www.myspace.com/dukewilliam

  9. #29
    Join Date
    May 2005
    Location
    Georgia
    Posts
    88

    Post

    The first year I did not use SBB. I had varroa mite counts below 60. I started using SBB last fall. All of my hives, two last year, came through winter with flying colors. I don't do varroa counts because it does appear to be a problem. However, I have checked drone pupae and have not seen any varroa on the pupae. I attribute this to good management and the inherent hygienic traits of my bees. I've only seen two dozen or so SHB in my 8 hives over the course of this year.
    What are we, men or Beekeepers?

  10. #30
    Join Date
    Aug 2002
    Location
    Evansville, IN, USA
    Posts
    2,837

    Post

    >I attribute this to good management . . .

    Sure wish you would share your secrets [img]smile.gif[/img]

  11. #31
    Join Date
    Mar 2005
    Location
    Odessa, Missouri
    Posts
    629

    Post

    Bill,
    The problem with the OA is also how much control are you getting. What percent?

    Medhat Naser has done quite a bit of OA research.
    In the broodless period he says OA is very effective.

    Bill R. (mitegone) has said similar things about formic acid. If the dose is not correct control is not at a level to provide a high percent control.

    When the dose is correct with formic acid according to Bill R. you should have a small amount of brood kill. Bill suggests trial testing 6 hives to determine the amount (grams) of formic acid to use.

    People on lists over simplfy using OA & formic. Yes both will kill some varroa (as will nicotine and citrus leaves) but what per cent control are you getting.

    The strips Apistan & checkmite gave an honest 98% varroa kill at the start. Both are worthless in my area. In the early days of varroa the bee supply house tossed out the strips and YES they both (without a doubt) completely controlled the varroa mite.

    Now we enter a new era in beekeeping. All the methods talked about on this list depend on many factors to work. Such as temp, sealed brood, dosage and at times humidity.

    None in my opinion will save a hive showing signs of PMS!

    Test! Test! Test! Keep a watch on your varroa loads.

    August is the time to treat for varroa and not the broodless period of November in Missouri if you have a high infestation in August. Eight weeks is simply to long a time for out of control varroa reproduction. Once a hive reaches a certain level of varroa infestation treating is a waste of time and money! Been there and done that! The hive will not rebound!

    in my opinion many underestimate the varroa mite.

    The varroa mite has caused more beekeepers to quit beekeeping than any other factor.

    Any time varroa control drops below 90% virus problems start. PMS.

    One of the largest beekeepers in the world recently left beekeeping because of not being a cure for bee virus problems and no easy way to keep varroa control over the 90% level.

    Having seen whole outfits devestated by varroa I only issue a warning to keep aware of varroa load in your hives.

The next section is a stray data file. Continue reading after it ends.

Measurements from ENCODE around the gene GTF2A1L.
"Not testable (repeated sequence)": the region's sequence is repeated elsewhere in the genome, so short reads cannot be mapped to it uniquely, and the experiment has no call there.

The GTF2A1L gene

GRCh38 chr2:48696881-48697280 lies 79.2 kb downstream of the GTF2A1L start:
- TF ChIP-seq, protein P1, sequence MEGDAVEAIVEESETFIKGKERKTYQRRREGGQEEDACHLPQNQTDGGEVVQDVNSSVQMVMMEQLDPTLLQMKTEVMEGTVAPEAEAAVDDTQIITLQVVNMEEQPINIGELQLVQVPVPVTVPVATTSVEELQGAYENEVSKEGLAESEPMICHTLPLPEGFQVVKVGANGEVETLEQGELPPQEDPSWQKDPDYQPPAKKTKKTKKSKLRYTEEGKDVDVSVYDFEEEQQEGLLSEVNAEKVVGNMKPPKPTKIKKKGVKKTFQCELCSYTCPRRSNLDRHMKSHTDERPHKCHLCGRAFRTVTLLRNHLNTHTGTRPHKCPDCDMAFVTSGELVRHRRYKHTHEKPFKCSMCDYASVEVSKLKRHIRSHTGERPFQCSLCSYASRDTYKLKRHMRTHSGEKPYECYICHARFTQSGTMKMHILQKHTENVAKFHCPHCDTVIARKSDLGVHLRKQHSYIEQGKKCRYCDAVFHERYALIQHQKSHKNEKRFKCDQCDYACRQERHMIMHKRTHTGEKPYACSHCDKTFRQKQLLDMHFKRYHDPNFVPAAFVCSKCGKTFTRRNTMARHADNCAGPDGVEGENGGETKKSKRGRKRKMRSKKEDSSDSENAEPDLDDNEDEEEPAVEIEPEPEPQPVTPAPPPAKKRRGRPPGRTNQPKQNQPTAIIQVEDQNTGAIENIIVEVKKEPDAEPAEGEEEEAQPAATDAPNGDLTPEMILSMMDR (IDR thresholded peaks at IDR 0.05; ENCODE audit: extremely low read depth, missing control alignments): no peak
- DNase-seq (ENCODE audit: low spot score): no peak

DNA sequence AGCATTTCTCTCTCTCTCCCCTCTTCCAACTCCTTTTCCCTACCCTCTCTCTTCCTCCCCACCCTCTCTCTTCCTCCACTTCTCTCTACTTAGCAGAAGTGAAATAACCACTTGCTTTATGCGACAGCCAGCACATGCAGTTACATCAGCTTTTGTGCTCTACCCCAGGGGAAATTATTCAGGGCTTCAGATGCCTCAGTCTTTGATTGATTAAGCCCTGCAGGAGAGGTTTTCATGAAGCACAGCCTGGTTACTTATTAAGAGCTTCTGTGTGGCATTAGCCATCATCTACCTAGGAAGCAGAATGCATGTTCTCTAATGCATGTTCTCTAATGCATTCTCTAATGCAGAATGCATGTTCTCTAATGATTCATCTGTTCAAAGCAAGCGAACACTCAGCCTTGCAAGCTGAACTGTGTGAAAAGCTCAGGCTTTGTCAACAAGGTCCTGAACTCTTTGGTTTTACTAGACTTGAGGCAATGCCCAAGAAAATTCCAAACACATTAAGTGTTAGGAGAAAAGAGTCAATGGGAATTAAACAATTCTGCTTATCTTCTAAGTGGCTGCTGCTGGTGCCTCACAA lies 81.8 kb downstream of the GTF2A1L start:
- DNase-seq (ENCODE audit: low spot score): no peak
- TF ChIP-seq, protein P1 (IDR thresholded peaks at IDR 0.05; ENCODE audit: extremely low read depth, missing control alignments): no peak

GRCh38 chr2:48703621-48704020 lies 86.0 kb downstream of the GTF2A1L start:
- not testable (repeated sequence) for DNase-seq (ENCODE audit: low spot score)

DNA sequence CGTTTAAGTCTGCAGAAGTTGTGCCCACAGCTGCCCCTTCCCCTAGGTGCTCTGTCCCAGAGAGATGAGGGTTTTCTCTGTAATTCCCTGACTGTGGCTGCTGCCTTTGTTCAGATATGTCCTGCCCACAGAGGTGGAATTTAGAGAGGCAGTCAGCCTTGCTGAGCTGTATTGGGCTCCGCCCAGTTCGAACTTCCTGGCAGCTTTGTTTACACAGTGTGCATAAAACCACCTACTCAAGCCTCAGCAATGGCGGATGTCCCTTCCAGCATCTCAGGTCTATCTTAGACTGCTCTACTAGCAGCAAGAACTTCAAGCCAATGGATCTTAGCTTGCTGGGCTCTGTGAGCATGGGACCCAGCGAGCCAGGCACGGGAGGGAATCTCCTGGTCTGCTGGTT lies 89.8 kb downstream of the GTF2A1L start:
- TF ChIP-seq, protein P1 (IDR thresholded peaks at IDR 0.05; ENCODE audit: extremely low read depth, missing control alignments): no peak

Varroa & tracheal mites are silent killers for the uninformed beekeeper. The hive dies over winter so the beekeeper blames the winter weather!
    Bob Harrison

  12. #32
    Join Date
    Oct 2002
    Location
    The Scenic Flint Hills , KS
    Posts
    5,159

    Post

    >Medhat Naser has done quite a bit of OA research.
    In the broodless period he says OA is very effective.

    Again, this is exactly what I meant. What kind of application was he using? Vapor, trickle, or misting?

    I have gleaned that the effectivness of vapor is more effective than trickle, and trickle more effective than misting. We can't assertain the results given in any report not knowing what types of application is being studied.

    My methodiology is not to provide a varroa free hive for the colony, but a level that they can cope with. Completely removing the load may reduce their ability to deal with the mite. (IMO)

    My intention is after harvest, (very soon), do a 24 hur drop reading and vaporize (electric) any hive (3 mediums) with more than 30 mites with one treatment. That's 10 mites per medium brood. Knowing that there is still brood present, this should give me a good knock down without completely removing the mite load. Another test in November after the goldenrod flow will indicate what hives should need further treatment before winter sets in.
    Bullseye Bill in The Scenic Flint Hills , KS
    www.myspace.com/dukewilliam

  13. #33
    Join Date
    May 2005
    Location
    Georgia
    Posts
    88

    Post

    <One of the largest beekeepers in the world recently left beekeeping because of not being a cure for bee virus problems and no easy way to keep varroa control over the 90% level.

    Who was this? What methodologies did they employ that didn't work? Is there a write-up about them somewhere? I would love to read about their operation.
    What are we, men or Beekeepers?

  14. #34
    Join Date
    Mar 2005